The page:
Mind you, that takes into account some cheating, including some ingredients I’d add from my own cupboard (hopefully left over from last week’s allowance), and several meals at friends’ homes.
At the check-out counter, an irrational feeling of shame came over me. There I was, dressed in my usual upper-middle-class clothing, looking at the young cashier, sure that he knew that this paltry batch of groceries was all I could afford. Another unpleasant surprise: the egg noodles rang up at 60 cents more than had been marked. Ever wonder why some people seem tense and angry at the checkout counter? May I never judge such people’s behavior again. Maybe they are trying to do the impossible: to live on $31/week for food.
Of course, this is only a simulation on my part. Any time I choose to, I can cheat on the pledge, returning to my real life, in which I don’t have to think much about which groceries I bring home for my family. I already have a full refrigerator and a full pantry at home, and many friends who’d invite me over for a lavish meal any time I called. What if I didn’t have my “real life” to go back to? What if the pantry was bare except for what I bought today? What if this was not a one-week experiment but an enforced way of life?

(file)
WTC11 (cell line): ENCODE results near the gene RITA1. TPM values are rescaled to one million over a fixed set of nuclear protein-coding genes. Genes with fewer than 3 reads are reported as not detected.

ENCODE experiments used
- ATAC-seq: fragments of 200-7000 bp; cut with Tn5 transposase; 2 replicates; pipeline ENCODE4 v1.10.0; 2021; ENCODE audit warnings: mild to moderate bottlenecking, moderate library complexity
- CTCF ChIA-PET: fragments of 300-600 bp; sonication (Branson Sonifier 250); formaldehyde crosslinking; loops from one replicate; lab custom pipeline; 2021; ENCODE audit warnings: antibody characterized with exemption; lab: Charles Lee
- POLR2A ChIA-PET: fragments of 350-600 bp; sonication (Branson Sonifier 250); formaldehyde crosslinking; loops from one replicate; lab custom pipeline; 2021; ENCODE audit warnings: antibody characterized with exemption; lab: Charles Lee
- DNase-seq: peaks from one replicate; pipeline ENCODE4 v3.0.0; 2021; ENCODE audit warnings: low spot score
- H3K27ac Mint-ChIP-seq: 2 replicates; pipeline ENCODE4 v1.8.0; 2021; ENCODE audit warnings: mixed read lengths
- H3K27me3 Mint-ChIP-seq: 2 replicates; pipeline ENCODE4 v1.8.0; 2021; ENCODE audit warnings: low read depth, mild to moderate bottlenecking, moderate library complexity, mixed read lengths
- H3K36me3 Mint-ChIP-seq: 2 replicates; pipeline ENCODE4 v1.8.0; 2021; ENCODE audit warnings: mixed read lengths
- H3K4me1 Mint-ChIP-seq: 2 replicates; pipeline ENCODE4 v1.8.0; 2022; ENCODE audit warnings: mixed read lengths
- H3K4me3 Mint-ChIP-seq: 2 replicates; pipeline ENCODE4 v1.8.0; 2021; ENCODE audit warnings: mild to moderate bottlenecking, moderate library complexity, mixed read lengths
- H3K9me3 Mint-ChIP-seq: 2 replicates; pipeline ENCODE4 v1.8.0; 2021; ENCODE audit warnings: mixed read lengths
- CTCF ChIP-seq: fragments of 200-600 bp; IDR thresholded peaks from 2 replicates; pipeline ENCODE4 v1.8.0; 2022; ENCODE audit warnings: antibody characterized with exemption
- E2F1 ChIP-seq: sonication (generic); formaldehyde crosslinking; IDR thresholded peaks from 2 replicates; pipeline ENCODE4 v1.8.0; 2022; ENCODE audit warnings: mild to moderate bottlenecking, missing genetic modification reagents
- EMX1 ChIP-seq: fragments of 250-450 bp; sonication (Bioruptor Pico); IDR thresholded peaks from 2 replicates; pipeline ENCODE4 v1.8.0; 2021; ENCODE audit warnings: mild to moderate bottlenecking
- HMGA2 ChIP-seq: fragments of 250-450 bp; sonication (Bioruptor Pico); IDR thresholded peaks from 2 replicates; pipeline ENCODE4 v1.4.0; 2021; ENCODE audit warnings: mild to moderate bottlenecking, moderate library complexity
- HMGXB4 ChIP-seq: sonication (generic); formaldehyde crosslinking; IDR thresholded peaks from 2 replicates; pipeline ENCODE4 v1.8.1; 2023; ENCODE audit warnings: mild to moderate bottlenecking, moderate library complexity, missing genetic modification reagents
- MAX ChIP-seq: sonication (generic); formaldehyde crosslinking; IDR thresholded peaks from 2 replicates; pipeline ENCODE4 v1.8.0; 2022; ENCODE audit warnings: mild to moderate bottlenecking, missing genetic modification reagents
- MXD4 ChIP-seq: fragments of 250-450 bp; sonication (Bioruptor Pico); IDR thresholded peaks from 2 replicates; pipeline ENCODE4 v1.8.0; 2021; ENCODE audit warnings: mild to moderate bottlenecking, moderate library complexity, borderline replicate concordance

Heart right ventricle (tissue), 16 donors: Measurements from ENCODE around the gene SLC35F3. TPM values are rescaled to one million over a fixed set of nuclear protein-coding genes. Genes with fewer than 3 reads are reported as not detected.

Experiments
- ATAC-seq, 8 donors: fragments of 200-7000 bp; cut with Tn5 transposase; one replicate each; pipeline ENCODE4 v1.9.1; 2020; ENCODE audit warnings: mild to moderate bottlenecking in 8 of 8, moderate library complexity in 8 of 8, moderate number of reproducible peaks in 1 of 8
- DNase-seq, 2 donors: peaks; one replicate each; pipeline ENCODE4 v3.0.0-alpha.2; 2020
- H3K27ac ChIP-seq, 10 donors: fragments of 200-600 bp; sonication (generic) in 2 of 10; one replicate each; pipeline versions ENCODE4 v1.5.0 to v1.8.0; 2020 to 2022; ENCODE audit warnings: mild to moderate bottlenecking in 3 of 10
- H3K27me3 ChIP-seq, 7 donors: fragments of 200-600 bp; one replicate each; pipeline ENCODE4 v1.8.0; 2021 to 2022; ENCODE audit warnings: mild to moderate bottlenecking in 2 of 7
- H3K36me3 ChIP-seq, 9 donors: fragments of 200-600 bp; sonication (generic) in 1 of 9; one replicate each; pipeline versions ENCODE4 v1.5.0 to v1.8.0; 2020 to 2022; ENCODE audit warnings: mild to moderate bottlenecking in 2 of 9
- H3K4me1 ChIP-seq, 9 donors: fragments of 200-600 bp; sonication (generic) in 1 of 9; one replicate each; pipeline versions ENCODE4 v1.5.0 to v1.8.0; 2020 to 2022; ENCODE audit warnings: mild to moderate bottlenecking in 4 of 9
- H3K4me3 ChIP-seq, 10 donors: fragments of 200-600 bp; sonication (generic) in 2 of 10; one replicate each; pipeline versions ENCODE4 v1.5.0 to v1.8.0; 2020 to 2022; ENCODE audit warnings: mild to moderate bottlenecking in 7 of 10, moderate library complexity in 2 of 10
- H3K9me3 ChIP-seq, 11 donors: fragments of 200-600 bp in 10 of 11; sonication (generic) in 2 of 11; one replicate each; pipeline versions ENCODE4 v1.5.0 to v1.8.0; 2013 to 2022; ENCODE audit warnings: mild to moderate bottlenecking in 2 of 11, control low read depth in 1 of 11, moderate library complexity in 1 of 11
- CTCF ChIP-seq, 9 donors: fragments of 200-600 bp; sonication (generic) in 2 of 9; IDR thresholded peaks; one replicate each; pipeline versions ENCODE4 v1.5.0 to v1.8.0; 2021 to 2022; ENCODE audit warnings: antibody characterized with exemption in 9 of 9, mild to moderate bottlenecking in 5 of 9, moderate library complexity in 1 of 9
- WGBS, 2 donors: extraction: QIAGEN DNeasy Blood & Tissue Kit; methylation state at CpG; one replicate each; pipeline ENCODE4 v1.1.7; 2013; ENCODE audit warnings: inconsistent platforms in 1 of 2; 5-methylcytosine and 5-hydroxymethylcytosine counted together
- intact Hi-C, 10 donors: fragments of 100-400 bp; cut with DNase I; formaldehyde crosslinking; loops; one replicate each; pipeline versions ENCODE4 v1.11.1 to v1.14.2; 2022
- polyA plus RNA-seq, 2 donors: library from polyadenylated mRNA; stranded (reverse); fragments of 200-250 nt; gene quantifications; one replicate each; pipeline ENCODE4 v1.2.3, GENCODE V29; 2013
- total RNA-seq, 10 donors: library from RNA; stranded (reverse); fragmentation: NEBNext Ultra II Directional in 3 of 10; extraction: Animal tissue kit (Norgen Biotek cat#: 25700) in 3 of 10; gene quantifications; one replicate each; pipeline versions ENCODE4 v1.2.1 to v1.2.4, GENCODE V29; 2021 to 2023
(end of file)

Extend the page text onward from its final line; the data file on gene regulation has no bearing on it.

Please remember one thing when you hear public officials and pundits debating the value of the SNAP food assistance program. Remember one number: $31 for a week. Could you do it? Do you really want others to have to live on less?
I stood on the pulpit, in the traditional posture of Jewish prayer leaders, facing the Holy Ark, on Yom Kippur/the Day of Atonement. Yom Kippur is the holiest day of the Jewish year, a 25-hour fast day devoted to prayers of soul-searching and repentance. Behind me were hundreds of worshippers in my congregation’s beautiful sanctuary in California. At mid-day, we had reached a particularly dramatic moment of the service, when the prayer book has us reenact portions of the ritual of the High Priest on Yom Kippur millennia ago when the ancient Temple stood. As the prayer leader, I chant the liturgical text of the High Priest’s penitential prayers, asking for forgiveness first for his own sins, then for the sins committed by his family, and then for the sins of the whole Jewish people. Unique in Jewish liturgy, the words are accompanied by multiple full-body prostrations. It is an intense time of prayer.